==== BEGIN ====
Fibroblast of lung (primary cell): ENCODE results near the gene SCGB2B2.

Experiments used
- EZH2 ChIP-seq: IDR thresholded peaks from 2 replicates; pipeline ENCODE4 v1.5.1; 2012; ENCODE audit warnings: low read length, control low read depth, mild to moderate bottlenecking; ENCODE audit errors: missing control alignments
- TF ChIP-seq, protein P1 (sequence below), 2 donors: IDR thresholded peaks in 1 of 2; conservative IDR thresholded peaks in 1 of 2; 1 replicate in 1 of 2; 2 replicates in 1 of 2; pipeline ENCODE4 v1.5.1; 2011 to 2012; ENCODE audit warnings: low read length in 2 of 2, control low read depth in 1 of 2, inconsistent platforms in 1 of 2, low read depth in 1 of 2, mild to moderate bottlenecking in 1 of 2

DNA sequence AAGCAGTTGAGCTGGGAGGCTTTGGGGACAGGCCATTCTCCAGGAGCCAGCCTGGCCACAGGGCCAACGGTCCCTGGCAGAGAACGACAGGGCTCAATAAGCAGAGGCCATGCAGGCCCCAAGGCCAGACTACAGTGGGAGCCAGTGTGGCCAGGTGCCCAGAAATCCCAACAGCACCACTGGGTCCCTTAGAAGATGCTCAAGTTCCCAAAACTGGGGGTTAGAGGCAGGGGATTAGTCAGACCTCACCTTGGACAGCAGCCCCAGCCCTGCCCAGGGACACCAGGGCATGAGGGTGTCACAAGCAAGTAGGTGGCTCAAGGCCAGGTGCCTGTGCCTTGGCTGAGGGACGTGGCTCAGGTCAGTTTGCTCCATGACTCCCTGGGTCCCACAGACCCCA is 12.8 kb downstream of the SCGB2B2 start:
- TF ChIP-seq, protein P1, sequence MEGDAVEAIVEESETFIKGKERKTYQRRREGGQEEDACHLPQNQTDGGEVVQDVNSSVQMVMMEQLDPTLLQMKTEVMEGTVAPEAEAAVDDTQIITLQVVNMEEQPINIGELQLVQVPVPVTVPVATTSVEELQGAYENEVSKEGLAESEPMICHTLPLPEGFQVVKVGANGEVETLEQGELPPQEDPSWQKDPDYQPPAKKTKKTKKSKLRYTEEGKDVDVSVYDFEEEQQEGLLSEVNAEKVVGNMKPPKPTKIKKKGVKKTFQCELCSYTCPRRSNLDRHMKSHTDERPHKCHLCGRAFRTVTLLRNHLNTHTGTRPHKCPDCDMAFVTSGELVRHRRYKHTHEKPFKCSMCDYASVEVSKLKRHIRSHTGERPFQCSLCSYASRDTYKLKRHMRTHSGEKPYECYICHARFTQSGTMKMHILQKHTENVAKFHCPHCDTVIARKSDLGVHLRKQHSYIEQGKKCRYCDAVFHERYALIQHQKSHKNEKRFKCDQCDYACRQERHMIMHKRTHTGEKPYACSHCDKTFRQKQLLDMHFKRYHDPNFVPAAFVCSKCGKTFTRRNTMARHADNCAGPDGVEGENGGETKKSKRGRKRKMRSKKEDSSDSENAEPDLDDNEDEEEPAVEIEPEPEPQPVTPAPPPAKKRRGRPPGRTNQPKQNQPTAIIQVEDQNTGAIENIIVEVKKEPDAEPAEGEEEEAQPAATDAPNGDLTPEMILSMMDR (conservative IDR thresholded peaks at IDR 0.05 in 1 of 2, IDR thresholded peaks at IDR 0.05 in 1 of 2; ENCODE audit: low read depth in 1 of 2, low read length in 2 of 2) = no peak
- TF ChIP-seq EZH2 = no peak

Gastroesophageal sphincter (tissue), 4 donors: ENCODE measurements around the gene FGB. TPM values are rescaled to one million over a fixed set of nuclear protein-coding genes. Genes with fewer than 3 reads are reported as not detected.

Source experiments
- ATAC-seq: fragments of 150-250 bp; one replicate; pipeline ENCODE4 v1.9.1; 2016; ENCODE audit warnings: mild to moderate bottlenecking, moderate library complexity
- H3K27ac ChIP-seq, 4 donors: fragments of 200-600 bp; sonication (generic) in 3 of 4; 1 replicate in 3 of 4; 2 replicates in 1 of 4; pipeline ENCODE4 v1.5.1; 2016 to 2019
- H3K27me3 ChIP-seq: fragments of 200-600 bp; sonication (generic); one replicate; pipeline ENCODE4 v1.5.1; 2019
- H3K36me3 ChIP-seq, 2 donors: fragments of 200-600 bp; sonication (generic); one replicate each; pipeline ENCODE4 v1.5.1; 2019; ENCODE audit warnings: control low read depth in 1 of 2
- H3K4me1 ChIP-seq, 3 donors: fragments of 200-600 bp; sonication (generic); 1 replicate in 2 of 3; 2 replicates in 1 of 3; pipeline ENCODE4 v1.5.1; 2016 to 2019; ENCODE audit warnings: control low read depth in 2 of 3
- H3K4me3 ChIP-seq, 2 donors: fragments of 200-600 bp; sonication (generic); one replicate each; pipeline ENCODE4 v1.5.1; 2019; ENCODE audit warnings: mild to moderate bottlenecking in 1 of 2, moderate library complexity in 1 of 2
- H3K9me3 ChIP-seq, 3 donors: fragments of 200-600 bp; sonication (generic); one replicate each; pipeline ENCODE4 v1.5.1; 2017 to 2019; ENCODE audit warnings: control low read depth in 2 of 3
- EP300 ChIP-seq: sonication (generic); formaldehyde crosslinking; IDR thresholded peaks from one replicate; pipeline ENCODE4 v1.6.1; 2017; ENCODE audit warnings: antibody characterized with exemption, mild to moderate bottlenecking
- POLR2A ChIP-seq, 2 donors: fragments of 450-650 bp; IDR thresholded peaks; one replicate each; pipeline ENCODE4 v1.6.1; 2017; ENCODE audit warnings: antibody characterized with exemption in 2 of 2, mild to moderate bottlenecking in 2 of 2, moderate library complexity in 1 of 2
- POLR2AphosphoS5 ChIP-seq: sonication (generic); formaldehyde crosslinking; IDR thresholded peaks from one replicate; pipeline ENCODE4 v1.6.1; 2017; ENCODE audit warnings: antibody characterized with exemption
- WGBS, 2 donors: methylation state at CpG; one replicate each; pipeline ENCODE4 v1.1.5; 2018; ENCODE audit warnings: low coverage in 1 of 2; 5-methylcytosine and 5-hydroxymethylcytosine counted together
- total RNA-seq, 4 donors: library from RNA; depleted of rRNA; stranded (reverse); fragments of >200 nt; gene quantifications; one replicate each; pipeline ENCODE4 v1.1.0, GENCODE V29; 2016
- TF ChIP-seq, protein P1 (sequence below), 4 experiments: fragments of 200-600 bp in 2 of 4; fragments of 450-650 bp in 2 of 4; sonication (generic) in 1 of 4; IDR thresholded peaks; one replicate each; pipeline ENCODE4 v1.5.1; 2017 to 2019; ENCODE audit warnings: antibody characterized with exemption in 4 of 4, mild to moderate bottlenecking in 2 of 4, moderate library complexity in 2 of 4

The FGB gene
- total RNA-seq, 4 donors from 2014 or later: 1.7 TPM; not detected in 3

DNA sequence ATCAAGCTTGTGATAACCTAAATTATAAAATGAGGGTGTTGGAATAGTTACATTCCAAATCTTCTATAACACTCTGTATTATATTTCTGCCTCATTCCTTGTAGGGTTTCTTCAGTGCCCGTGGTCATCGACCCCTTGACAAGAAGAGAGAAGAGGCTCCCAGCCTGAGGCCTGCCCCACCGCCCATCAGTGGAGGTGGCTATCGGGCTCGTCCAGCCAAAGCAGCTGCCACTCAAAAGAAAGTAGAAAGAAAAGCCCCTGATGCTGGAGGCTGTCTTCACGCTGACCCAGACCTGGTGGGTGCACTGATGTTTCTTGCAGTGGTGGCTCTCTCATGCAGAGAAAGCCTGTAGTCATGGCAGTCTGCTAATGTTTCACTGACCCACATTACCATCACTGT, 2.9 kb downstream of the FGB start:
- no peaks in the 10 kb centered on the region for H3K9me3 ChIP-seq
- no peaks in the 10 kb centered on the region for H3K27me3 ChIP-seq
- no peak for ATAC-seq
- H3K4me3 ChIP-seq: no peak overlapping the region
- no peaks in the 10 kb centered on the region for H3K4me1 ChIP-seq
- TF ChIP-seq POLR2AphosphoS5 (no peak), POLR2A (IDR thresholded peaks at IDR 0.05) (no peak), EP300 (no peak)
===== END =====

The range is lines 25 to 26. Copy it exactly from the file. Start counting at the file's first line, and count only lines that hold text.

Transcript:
DNA sequence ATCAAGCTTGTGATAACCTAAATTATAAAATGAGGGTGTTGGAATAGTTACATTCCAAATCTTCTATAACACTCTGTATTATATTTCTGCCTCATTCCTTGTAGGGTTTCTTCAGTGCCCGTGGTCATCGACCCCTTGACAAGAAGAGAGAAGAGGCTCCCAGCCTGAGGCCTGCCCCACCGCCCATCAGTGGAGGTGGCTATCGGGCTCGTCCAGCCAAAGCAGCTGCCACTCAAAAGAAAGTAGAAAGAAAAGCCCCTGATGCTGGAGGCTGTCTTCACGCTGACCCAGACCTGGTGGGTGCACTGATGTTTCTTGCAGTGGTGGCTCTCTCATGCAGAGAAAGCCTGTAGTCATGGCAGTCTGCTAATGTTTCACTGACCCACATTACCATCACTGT, 2.9 kb downstream of the FGB start:
- no peaks in the 10 kb centered on the region for H3K9me3 ChIP-seq